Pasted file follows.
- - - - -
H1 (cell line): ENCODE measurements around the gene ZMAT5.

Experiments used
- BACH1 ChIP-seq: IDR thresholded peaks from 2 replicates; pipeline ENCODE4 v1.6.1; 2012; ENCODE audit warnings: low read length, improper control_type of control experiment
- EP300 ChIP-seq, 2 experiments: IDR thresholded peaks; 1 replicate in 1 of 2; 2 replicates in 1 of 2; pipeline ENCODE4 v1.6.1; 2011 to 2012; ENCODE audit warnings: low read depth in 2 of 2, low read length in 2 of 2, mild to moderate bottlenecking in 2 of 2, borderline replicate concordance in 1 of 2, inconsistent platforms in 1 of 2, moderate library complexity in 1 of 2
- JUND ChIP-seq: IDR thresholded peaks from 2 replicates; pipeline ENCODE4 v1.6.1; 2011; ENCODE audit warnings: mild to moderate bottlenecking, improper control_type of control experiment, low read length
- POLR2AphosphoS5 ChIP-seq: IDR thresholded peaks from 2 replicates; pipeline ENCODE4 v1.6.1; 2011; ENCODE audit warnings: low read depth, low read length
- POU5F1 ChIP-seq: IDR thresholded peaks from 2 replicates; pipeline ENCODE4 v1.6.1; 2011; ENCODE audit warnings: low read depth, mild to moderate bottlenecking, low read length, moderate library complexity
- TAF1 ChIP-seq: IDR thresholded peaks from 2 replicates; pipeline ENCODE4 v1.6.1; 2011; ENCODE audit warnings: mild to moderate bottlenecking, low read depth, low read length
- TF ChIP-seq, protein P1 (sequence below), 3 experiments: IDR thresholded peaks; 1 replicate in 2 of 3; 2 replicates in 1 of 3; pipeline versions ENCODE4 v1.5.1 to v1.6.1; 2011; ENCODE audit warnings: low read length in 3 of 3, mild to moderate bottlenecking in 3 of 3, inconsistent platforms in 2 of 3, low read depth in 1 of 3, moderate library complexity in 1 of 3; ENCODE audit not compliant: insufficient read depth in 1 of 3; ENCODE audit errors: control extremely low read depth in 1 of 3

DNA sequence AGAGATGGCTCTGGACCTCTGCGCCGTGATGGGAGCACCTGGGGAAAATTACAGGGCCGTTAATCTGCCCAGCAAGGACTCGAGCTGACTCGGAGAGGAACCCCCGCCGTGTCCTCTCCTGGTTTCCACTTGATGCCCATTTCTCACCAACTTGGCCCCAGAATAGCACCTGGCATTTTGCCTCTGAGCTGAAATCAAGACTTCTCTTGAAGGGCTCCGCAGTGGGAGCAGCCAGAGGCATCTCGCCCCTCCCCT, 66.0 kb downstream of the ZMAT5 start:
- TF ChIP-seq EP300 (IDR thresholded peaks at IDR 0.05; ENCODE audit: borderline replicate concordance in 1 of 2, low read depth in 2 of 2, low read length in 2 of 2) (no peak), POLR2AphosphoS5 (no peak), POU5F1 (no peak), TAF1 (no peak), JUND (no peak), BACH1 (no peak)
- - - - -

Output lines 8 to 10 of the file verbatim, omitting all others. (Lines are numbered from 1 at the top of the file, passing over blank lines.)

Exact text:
- TAF1 ChIP-seq: IDR thresholded peaks from 2 replicates; pipeline ENCODE4 v1.6.1; 2011; ENCODE audit warnings: mild to moderate bottlenecking, low read depth, low read length
- TF ChIP-seq, protein P1 (sequence below), 3 experiments: IDR thresholded peaks; 1 replicate in 2 of 3; 2 replicates in 1 of 3; pipeline versions ENCODE4 v1.5.1 to v1.6.1; 2011; ENCODE audit warnings: low read length in 3 of 3, mild to moderate bottlenecking in 3 of 3, inconsistent platforms in 2 of 3, low read depth in 1 of 3, moderate library complexity in 1 of 3; ENCODE audit not compliant: insufficient read depth in 1 of 3; ENCODE audit errors: control extremely low read depth in 1 of 3

DNA sequence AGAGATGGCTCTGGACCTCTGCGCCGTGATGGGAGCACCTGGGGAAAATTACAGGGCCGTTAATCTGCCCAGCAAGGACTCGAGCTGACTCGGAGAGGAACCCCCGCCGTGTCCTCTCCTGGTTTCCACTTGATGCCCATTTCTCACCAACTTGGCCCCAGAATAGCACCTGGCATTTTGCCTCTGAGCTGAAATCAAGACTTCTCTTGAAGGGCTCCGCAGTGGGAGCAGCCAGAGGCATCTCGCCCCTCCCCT, 66.0 kb downstream of the ZMAT5 start: